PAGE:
So right off the bat it must be said that this very unique version of Trent Reznor’s 1999 masterpiece ode to mental breakdown and substance abuse is for a very limited number of Nine Inch Nails fans. Of those fans there’s two kinds of fans that will want this: the hardcore completists and the soundtrack fans. The casual window shoppers, the mild interest guys and gals, and that one guy that never “got it” after Pretty Hate Machine need not apply. This one isn’t for you. Thanks for stopping by, though. Sure, take a beer with you. See you later…

Okay, now that we’re alone let’s talk about The Fragile : Deviations 1.

So back in December, along with the release of Not The Actual Events, it was announced that a definitive version of Nine Inch Nails’ The Fragile was being released. It was meticulously remastered by Trent Reznor and Atticus Ross. As a huge fan of The Fragile I was pretty excited about this prospect. As well as the original album, there was also an oddity announced in The Fragile : Deviations 1. It’s an instrumental version of the 1999 record. The album was completely remixed and remastered as instrumental fare. According to

A very special limited edition of The Fragile is now available for preorder in the NIN store. This unique version of NIN’s classic record was created by Trent Reznor and Atticus Ross and features 37 instrumental, alternate and unreleased tracks, many of which have never been heard before anywhere.”

Reznor explains, ‘The Fragile occupies a very interesting and intimate place in my heart. I was going through a turbulent time in my life when making it and revisiting it has become a form of therapy for me. As an experiment, I removed all the vocals from the record and found it became a truly changed experience that worked on a different yet compelling level. The Fragile: Deviations 1 represents Atticus and I embellishing the original record with a number of tracks from those sessions we didn’t use before. The result paints a complimentary but different picture we wanted to share.

Not being what I’d call a hardcore NIN fan, but also not a mild occasional listener, I was intrigued by the prospect of an instrumental version of the first NIN record I sort of really got into. Two years prior to The Fragile I’d totally fallen for NINs “The Perfect Drug” off David Lynch’s Lost Highway soundtrack, so in 1999 I was ready to fall for a NIN record. After a day or two of mulling it over in December I decided to throw caution to the wind and I preordered this behemoth of a set(it’s 4 LPs at $80.)

According to their website it was supposed to ship in April of 2017. April came and went. As did May and June. I found myself going back to old emails to make sure I hadn’t dreamt preordering this damn record. I did indeed order this thing. Finally in July I’d gotten a confirmation email that this record was shipping and a week later a heavy, flat, square box showed up on the front porch.

It arrived.

I’ve been spinning this record on and off for the last couple weeks. I stand by my first statement that this is something of a completist-only kind of album. Most folks aren’t going to fall head over heals for this album. No vocals, it’s an album that pushes the wall of sonics to the forefront. It’s gone from an epic ode to self hate and utter emotional devastation to something that transcends that pain and turns it into something far different from its origins. It doesn’t feel angry and pained anymore.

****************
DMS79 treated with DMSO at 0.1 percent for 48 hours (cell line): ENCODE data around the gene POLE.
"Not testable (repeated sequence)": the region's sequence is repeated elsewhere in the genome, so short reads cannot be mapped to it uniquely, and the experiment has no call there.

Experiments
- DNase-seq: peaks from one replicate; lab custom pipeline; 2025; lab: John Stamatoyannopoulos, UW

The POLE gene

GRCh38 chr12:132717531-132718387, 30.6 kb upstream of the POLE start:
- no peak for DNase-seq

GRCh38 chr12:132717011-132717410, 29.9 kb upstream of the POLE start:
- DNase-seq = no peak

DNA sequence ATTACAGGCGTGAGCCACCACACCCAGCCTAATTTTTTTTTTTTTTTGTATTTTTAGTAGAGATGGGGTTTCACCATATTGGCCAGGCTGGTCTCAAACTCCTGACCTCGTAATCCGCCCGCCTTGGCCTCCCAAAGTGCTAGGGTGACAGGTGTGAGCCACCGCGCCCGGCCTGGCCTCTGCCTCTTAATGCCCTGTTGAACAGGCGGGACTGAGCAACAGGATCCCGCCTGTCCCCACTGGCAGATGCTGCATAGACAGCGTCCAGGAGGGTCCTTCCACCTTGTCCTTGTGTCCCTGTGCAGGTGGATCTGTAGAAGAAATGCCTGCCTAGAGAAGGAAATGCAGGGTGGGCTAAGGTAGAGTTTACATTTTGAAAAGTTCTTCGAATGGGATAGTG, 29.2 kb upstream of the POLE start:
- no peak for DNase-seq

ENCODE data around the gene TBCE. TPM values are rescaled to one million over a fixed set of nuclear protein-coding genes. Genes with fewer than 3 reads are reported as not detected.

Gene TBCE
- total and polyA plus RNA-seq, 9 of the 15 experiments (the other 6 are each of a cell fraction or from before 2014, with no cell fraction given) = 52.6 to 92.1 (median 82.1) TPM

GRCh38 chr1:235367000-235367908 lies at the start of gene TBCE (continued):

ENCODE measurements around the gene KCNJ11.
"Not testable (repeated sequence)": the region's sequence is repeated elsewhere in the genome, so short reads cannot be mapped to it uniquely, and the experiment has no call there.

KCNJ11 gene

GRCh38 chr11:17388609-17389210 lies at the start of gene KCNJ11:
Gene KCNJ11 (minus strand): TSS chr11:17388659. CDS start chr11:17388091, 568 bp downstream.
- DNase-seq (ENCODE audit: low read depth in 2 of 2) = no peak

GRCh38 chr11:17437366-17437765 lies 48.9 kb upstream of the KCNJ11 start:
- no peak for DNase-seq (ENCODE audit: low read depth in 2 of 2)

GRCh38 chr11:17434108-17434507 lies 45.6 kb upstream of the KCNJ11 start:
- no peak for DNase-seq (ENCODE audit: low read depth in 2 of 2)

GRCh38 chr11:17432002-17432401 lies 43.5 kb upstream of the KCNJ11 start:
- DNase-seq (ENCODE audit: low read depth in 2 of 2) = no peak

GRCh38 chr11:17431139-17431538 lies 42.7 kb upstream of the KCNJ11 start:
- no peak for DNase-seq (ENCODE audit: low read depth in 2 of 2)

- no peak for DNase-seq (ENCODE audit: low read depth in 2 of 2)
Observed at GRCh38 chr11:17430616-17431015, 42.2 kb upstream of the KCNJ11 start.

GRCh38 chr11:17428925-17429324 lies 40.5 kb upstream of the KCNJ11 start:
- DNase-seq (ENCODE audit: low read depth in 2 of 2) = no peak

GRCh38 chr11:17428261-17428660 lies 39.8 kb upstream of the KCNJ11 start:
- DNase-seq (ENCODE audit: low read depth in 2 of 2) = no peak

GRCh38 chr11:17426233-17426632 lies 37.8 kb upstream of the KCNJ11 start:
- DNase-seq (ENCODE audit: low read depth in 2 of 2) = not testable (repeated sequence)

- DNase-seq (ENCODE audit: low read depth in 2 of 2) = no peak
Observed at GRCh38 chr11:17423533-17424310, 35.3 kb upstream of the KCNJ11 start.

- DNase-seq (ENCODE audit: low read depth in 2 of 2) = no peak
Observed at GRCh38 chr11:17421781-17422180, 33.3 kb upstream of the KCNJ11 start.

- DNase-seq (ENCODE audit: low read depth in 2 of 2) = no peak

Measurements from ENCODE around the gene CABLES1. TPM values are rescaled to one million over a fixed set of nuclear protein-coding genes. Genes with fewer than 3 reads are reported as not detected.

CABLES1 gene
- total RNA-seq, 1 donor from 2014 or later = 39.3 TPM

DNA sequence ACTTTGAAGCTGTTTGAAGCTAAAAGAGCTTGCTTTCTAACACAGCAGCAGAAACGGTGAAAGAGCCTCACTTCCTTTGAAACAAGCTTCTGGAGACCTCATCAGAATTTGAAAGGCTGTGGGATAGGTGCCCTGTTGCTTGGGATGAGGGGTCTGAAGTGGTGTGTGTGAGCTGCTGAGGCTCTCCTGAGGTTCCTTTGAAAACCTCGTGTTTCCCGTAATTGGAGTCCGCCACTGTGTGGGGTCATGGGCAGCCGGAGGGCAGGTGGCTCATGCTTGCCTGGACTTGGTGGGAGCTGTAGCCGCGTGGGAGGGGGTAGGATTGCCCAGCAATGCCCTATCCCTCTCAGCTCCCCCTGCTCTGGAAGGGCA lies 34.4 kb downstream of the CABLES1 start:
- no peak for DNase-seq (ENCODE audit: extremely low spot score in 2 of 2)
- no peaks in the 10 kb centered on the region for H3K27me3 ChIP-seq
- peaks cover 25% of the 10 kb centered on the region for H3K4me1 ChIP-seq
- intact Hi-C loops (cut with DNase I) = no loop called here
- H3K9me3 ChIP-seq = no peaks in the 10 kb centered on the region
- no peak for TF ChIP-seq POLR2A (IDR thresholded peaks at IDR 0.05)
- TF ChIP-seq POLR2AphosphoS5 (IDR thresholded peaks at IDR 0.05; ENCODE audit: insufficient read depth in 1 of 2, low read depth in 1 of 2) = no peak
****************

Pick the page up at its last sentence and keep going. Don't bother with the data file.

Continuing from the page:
The Fragile : Deviations 1 feels like something of a rebirth of the original album.

This is a completist kind of album, but it’s also for those fans of the Reznor/Ross film scores. First, the music is still there. It’s brighter, louder, and more in focus. The guitars hum with a vibrancy. Without the vocals your attention is pushed towards the amazing job Reznor and Ross did on engineering this thing. It really does sound like a score to some lost dystopian film. Something like Wim Wenders doing a post-apocalyptic arthouse epic. Paris, Texas-meets-The Road Warrior. Listening to these songs with new ears you really do notice just how cinematic Reznor’s arranging truly was, even back in 1999. He was definitely working towards becoming that film composer he’s become. With Trent Reznor making Atticus Ross a permanent member of NIN only goes to show just how important that musical partnership has become. Sure, he was in How To Destroy Angels with Reznor and Reznor’s wife Mariqueen Maandig, but for him to be a permanent member of NIN is something else. It was always just Reznor writing and recording in the studio, with a band assembled for gigs. Having Ross as a permanent member truly shows the importance of that partnership.

I feel I’m rambling here. This record is a masterpiece to my ears. It’s one I happily add to the collection of Reznor/Ross collaborations. I feel that their scores for The Social Network, The Girl With The Dragon Tattoo, Gone Girl, Before The Flood, and Patriot’s Day are modern classics. They are all unique in their own way, but carry with each of them that Reznor/Ross DNA strand that gives them all this cohesive, arthouse charm. I would put The Fragile : Deviations 1 in the same category as their film scores. With unreleased tracks, alternate takes, and extended versions of songs this album feels like it’s own musical beast. It’s almost like the score to the making of a concept album about a guy’s fall into madness. It’s very meta if you think about it.